August 17, 2011

Jeannine Allard

Pillow Talk

You wear the crown of the pillow queen, my
lover said to me the first time we awakened
together. She had

expressions like that for everything, and
I thought, how lovely, to be able to stitch
together the events of one’s days with words that

sing. Our nights were filled with these songs, her
name sang on my tongue; to be able to see the world
through a prism of language that

confers dignity on it. And I, for whom words are
my daily bread, was left speechless by her voice.
Speechless by everything,

were I to tell the truth, for her world perceptions were
simple: we make our own happiness, we find our own
joy, and I think of my mother

drinking behind a closed door, forever angry, forever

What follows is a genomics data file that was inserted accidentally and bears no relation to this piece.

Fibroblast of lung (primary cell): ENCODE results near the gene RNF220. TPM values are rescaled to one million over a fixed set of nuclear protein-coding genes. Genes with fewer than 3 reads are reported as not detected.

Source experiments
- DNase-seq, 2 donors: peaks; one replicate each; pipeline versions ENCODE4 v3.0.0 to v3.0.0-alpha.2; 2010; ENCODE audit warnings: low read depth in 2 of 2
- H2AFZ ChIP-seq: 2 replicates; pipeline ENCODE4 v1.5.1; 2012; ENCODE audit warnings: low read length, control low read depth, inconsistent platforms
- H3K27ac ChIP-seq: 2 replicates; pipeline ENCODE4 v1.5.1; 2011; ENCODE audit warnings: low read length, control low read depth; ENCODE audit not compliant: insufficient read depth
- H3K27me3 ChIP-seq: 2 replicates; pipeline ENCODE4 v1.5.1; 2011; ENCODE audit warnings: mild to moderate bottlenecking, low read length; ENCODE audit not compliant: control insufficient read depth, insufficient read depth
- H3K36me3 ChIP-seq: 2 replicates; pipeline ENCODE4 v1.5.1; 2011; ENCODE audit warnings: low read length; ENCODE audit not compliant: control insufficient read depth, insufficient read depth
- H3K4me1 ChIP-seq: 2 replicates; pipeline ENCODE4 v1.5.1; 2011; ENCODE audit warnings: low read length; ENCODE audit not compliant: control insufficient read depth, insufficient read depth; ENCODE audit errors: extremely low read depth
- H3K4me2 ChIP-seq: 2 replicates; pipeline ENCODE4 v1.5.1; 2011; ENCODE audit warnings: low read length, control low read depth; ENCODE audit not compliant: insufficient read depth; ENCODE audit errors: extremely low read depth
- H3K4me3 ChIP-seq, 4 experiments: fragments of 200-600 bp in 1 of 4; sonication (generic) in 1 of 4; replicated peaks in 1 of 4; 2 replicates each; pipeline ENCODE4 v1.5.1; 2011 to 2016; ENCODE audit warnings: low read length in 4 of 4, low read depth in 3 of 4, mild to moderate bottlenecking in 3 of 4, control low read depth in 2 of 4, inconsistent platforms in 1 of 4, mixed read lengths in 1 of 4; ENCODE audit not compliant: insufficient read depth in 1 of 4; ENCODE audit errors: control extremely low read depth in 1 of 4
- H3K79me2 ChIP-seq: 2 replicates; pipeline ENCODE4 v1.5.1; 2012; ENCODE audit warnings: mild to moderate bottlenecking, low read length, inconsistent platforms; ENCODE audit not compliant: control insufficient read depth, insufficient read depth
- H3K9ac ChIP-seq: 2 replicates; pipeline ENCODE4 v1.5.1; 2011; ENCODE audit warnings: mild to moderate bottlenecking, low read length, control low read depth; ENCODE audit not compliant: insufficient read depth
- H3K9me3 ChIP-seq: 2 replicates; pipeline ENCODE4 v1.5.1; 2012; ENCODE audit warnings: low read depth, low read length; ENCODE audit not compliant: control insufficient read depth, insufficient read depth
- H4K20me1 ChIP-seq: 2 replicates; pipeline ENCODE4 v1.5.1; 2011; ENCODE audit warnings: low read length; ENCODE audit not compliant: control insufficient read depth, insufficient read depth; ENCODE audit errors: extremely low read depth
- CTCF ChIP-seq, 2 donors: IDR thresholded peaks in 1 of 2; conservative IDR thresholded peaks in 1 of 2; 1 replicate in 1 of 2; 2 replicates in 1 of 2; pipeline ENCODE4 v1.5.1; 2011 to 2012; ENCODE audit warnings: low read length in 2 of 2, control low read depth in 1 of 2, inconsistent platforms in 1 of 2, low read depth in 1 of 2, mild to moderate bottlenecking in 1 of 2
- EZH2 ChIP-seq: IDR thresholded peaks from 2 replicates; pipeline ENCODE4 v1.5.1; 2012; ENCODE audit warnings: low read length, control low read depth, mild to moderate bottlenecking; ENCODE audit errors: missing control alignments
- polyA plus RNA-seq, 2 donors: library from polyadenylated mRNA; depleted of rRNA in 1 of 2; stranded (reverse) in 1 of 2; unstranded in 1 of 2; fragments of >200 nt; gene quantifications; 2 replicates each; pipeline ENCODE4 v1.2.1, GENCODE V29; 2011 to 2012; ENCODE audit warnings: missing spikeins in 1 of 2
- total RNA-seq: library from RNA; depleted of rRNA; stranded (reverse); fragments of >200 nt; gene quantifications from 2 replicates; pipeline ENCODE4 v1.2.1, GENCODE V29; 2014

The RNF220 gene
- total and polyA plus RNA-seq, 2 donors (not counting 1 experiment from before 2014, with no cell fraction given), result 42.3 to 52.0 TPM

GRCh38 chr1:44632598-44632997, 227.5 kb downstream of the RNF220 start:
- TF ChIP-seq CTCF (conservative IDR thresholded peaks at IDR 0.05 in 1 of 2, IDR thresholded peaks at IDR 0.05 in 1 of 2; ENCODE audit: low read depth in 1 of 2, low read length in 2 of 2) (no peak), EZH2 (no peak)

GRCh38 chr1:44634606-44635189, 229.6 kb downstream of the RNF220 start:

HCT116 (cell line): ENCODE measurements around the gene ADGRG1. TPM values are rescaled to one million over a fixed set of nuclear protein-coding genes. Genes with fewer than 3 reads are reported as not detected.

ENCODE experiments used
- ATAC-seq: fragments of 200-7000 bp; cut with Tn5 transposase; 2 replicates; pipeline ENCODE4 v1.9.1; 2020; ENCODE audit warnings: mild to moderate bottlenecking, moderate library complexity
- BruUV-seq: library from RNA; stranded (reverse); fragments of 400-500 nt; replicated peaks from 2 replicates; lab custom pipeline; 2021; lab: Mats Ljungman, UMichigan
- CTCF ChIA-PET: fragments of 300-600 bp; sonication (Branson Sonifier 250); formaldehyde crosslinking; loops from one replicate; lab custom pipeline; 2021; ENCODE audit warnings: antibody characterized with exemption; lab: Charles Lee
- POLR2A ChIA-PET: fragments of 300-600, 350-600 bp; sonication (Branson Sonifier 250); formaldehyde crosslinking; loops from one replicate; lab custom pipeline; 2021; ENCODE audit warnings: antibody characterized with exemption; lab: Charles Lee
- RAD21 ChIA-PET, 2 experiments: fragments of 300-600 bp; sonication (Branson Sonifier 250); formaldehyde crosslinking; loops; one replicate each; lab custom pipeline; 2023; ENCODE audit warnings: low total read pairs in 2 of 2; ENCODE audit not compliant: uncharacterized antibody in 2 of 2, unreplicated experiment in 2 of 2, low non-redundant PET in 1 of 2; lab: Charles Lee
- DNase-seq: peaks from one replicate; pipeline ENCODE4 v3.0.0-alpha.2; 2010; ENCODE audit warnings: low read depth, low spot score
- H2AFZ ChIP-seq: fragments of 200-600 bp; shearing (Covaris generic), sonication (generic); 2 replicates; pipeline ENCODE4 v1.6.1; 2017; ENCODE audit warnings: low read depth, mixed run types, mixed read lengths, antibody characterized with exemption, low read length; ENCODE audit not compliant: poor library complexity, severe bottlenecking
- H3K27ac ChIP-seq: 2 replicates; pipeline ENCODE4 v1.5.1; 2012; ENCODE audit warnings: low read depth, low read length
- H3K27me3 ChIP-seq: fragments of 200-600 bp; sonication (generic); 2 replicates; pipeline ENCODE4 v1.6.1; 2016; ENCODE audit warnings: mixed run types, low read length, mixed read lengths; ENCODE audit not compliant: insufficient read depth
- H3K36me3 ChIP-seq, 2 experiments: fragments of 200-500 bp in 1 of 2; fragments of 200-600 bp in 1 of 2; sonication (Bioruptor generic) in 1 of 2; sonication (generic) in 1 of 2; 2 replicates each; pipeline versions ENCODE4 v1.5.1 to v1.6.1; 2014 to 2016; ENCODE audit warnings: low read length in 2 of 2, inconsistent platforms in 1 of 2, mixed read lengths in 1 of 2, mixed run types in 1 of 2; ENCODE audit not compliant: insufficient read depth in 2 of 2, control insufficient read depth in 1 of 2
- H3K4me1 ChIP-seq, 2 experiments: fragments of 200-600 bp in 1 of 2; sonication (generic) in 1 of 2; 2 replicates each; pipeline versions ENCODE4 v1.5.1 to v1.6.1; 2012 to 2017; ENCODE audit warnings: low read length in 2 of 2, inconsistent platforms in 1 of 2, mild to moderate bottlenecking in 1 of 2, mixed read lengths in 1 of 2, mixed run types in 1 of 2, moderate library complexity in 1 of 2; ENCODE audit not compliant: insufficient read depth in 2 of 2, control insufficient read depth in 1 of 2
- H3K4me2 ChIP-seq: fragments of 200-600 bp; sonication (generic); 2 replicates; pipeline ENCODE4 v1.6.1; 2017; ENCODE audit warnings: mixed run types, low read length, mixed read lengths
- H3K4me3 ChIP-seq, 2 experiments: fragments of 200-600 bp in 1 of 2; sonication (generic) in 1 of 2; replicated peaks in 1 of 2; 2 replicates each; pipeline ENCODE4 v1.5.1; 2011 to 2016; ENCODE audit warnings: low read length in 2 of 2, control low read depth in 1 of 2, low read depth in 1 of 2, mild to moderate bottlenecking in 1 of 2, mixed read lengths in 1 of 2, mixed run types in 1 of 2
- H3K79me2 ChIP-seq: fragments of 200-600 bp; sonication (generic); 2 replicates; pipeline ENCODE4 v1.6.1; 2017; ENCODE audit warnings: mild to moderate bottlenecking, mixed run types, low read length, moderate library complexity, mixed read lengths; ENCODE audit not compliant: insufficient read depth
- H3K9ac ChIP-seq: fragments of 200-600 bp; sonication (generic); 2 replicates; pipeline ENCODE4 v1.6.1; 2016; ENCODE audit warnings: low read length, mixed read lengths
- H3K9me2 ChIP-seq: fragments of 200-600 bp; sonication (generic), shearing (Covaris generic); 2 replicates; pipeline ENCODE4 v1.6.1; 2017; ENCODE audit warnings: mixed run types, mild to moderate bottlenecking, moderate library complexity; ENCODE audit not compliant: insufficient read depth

disappointed, and I wonder what she would have made
of my lover, this woman who decided on her own

what to get out of life. Life happened to my mother,
and she blamed it on those around her, including her
child. We all carry the scars

of our pasts, it’s just that some of us carry them
more lightly than others. My lover said that people
don’t fit into boxes, they must be experienced

and accepted and I wondered how much of her wisdom
I’d absorb. The French city where I grew up, its
constant reminders of old pain

and old alliances and how many times does a person
need to say she’s sorry before she can forgive herself?
But in the darkness and warmth

of my lover’s room all hurts could be forgiven, where
sweet flesh was the offering made to the goddesses of
love and gentle kisses dispelled the coldness

of the world outside, where my wild messy hair could have
conferred on it words of beauty and pleasure and
life could be faced

with an equally wild and messy optimism
that can enable someone to see a crown
where others see only tangles.


Jeannine Allard is a novelist who lives at Land's End—at the
tip of Cape Cod. More information at

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